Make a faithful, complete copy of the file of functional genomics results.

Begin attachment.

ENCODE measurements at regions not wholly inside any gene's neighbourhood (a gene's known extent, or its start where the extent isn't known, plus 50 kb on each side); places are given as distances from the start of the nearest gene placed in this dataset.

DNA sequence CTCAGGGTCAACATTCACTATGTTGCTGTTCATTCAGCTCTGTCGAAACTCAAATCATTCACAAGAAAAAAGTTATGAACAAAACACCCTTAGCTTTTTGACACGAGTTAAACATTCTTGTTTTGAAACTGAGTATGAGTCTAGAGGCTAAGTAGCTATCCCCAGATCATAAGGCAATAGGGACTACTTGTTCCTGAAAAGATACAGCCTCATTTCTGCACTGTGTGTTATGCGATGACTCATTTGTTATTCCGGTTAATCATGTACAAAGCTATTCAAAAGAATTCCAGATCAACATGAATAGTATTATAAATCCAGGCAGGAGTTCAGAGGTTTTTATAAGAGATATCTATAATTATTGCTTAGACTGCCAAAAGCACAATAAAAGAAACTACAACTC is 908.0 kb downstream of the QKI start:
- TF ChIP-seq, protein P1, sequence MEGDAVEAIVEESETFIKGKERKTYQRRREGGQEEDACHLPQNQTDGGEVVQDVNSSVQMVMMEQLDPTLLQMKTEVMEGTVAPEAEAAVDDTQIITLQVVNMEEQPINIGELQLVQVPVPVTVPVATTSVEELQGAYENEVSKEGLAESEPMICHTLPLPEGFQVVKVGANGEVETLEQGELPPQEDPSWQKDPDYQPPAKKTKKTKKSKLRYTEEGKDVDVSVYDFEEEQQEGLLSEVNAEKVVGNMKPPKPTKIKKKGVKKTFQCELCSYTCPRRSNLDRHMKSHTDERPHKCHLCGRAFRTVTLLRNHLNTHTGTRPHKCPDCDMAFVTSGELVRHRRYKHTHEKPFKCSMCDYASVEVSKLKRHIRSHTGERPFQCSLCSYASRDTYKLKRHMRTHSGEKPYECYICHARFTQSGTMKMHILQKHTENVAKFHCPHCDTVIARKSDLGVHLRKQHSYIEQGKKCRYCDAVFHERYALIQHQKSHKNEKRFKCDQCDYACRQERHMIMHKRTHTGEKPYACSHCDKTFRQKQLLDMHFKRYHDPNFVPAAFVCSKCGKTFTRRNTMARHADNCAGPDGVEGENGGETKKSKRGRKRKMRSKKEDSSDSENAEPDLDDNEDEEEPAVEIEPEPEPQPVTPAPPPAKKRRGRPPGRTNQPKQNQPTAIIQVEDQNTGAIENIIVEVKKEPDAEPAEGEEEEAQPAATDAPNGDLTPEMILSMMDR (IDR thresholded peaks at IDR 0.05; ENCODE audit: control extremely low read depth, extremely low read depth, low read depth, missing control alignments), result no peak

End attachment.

ENCODE measurements at regions not wholly inside any gene's neighbourhood (a gene's known extent, or its start where the extent isn't known, plus 50 kb on each side); places are given as distances from the start of the nearest gene placed in this dataset.

DNA sequence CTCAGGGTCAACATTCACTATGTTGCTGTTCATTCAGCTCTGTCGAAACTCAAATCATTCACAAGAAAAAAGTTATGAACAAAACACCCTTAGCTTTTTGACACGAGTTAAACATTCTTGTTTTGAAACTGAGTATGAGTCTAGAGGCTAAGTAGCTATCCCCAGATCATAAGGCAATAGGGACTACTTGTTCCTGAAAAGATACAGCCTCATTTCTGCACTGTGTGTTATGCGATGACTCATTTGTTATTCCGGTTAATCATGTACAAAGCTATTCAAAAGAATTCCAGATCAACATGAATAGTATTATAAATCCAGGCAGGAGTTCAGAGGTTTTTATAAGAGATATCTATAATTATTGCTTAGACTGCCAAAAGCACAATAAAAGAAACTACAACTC is 908.0 kb downstream of the QKI start:
- TF ChIP-seq, protein P1, sequence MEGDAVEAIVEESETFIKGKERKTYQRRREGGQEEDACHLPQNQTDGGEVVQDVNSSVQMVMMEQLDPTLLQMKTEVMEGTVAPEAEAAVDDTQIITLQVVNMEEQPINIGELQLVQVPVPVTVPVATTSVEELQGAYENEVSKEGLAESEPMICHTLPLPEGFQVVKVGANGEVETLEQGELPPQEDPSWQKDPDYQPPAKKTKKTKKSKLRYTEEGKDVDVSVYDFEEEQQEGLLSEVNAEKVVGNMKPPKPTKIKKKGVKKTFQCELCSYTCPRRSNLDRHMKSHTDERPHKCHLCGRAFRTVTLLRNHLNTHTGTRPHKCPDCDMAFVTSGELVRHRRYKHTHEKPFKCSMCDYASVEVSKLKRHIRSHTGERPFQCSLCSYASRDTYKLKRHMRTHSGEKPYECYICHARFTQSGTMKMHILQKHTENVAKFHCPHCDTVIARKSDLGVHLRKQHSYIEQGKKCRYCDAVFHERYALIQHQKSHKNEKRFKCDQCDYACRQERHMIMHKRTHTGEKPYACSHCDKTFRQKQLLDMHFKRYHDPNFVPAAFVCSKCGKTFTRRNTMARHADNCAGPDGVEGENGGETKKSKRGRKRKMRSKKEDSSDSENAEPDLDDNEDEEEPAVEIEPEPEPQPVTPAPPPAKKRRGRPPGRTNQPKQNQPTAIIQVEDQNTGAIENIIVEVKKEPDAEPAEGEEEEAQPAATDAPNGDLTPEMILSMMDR (IDR thresholded peaks at IDR 0.05; ENCODE audit: control extremely low read depth, extremely low read depth, low read depth, missing control alignments), result no peak